SELinux sux

At least, when you forget it’s there. The way Fedora delivers SELinux is a total pain in the derrier. Killer and I are trying to finish off a netboot install for OS upgrades, and all kinds of stuff breaks in weird ways. MySQL, for instance, won’t start up with our stock my.cnf. So I try manually starting mysqld_safe: it works fine. /var/log/mysqld.log complains that there appears to be another instance of mysqld running and it can’t access /tmp/mysql.socket: permission denied.

“service mysqld start” fails, but recreating the environment in- and the arguments with- which it invokes mysqld_safe works fine. I repeat, line by line, the steps that “service mysqld start” goes thru eventually winding up with /tmp/wtf which is actually just “cat /usr/sbin/service >/tmp/wtf”, and it all works. It only stops working when it invoked as /usr/sbin/service.

And before that we had a bigger problem – we installed a bunch of files into /etc/ from a tar file, with tar xzmspS –same-owner -f <filename> and then copied them into /etc/ with cp -a, which the man page says is equivalent to cp -dpPR.

Except once we do that, you can no-longer log into the box. /var/log/secure shows that there is a problem with limits.conf, “permission denied”. The permissions looked fine, I figured maybe the content was garbled. Opening it up in vim I noticed “[dos]” in the status line. Aha! And sure enough, dos2unix /etc/security/limits.conf fixed the problem. But then on the next install test run, it came back, and dos2unix fixed it.

On the third run, I checked the file before copying it. It had unix end-of-lines. Copy the file, logins stop working. Backup the file and then dos2unix it. Diff the two versions of the file – no changes; MD5 checksum the two files – no changes; write a mini-app which does a strict byte-by-byte binary comparison of the file content. No difference.

Finally Ramp wandered by and when I mentioned that it seemed like some “hidden attribute” he remembered SELinux. “Yeah, but we disable that in the kickstart”. So we go look at /etc/selinux/config and, despite the kickstart entry that says selinux –permissive the config file sets it to ENFORCING. GAH!

Enforcing means it’s applying the templates strictly, which specify a whole bunch of tight contexts in which specific applications can run, files and resources they can read/write.

It’s actually really great for a server system, where you know exactly what your app needs to be able to access, if someone manages to find a buffer overrun or some other crazy exploit, it can’t go futzing with stuff you didn’t intend for it to.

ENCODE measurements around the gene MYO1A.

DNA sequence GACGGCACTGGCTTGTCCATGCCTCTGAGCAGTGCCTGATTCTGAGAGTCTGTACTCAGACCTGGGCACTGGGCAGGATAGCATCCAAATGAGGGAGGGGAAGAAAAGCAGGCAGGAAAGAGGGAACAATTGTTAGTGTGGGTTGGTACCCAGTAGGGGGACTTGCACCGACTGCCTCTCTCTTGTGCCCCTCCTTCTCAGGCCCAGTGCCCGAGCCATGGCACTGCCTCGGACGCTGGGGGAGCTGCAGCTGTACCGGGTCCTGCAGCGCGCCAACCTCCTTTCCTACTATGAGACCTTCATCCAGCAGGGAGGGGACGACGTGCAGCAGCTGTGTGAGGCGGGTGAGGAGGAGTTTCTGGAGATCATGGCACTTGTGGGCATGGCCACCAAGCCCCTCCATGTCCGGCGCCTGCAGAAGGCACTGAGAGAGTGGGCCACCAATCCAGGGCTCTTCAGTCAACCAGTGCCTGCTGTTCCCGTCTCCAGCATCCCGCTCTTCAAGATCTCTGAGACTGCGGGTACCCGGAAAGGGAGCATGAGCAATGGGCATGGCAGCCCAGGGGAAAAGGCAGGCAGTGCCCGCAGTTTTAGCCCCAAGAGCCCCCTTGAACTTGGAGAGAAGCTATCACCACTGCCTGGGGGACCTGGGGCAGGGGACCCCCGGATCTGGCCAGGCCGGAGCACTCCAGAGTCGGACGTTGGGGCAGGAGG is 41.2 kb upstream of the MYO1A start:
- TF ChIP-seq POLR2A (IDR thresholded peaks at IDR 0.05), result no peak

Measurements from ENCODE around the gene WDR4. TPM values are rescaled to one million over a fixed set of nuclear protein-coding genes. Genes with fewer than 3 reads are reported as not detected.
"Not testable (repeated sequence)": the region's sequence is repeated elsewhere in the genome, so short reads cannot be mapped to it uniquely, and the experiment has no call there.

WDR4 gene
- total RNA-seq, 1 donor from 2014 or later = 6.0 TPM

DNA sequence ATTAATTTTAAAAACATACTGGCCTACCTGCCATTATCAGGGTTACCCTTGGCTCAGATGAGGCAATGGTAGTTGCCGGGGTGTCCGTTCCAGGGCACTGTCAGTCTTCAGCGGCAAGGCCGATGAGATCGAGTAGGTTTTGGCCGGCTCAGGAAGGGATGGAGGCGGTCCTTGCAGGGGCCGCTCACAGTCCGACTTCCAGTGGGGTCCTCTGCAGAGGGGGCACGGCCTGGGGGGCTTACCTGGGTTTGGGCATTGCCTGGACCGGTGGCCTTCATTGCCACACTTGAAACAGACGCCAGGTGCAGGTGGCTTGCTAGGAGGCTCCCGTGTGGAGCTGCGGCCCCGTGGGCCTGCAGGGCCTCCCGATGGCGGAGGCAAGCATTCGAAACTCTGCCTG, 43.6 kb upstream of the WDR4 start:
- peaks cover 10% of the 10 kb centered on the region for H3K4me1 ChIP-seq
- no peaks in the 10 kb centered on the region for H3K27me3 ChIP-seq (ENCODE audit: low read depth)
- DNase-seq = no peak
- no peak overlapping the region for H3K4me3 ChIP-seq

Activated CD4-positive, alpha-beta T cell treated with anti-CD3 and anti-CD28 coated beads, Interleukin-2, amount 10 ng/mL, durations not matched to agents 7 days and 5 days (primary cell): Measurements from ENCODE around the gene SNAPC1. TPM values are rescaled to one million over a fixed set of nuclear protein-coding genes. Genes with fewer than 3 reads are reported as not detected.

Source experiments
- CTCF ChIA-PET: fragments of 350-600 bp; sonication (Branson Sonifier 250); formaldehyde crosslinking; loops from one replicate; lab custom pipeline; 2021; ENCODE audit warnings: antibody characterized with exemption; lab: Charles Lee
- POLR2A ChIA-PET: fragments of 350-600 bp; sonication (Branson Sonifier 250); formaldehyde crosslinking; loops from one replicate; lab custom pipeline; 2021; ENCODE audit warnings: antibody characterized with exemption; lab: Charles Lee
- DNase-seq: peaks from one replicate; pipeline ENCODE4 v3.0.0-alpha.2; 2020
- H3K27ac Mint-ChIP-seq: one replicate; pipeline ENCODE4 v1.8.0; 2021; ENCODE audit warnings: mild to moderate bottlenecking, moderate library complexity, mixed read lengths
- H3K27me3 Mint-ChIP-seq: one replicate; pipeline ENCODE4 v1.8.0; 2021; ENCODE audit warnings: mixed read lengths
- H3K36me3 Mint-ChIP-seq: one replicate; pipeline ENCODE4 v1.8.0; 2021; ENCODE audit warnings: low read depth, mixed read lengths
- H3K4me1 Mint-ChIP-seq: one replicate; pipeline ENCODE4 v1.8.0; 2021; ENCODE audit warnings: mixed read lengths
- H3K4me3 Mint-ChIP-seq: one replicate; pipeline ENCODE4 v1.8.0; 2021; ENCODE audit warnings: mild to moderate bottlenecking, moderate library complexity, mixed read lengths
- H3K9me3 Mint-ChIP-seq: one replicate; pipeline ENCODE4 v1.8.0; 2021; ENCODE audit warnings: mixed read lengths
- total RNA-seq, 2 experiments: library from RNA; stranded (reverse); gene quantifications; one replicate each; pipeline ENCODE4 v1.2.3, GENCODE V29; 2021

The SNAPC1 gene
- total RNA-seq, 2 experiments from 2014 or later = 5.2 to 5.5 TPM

And arguably it’s great for a “dumb workstation” setup where you’re likey to go installing crazy stuff that might otherwise offer a hacker the key to your corporate vaults thru sheer ignorance. But you have to actually know that “permission denied” takes on a whole new scope and that it’s enabled even though you said for it not to be.

In short – it boiled down to the fact our config wanted the MySQL socket file to be in “/tmp” but SELinux says that the MySQL server service can only access a socket file called “/var/lib/mysql/mysql.sock” – a change from the default used elsewhere and in previous versions of Fedora. Bleah.

It also adds a fairly heavy performance penalty to any systems under it. It slows fat, bloated Gnome by upto 60%. And it definitely puts the hurt on MySQL.

This last leaves me with a quandry – the security vs performance tradeoff is huge, absolutely something you don’t want a database paying, the point of the local MySQL server is as a performance assist. The game servers do very little direct disk IO after startup – after startup, nothing but logging.

It’s not a great time for me to go learn about SELinux configuration, so I wimped out and went with the default socket location, allowing me to leave SELinux enabled for now, and added an option to our configuration script to offer you a choice of SELinux on or off.

SELinux doesn’t suck, in the right context and … if the light is on.

3 Comments

SELinux has also bit me in the ass several times. I hate to say it, but I end up disabling it to avoid 4 AM callouts. I would rather make all the security decisions myself, than get broadsided by what somebody else has decreed is the Way It Shall Be Done, and my system suddenly picked up via a yum update.

Disable yum while your at it. Only use it when making specific updates.

What I’ve found when I made the jump from core 6 to 8 and encountered SELinux for the first time. Was not to run some of those services. I compiled, installed, and ran under the user intended to control the process. You can then later set it up to start up on boot.

The other option is just run everything as root and bypass all of those issues.

I love how on the two machines I installed Fedora 8 on, the installation by default has SElinux preventing rsyslogd from starting, because it’s not allowed to create /dev/log… Shouldn’t someone have noticed THAT? I was like, hmmm, the log is strangely empty here… And then (since there’s no log to look at) spending a day figuring out exactly what’s going on… Currently, it’s permissive… unlikely to change that.

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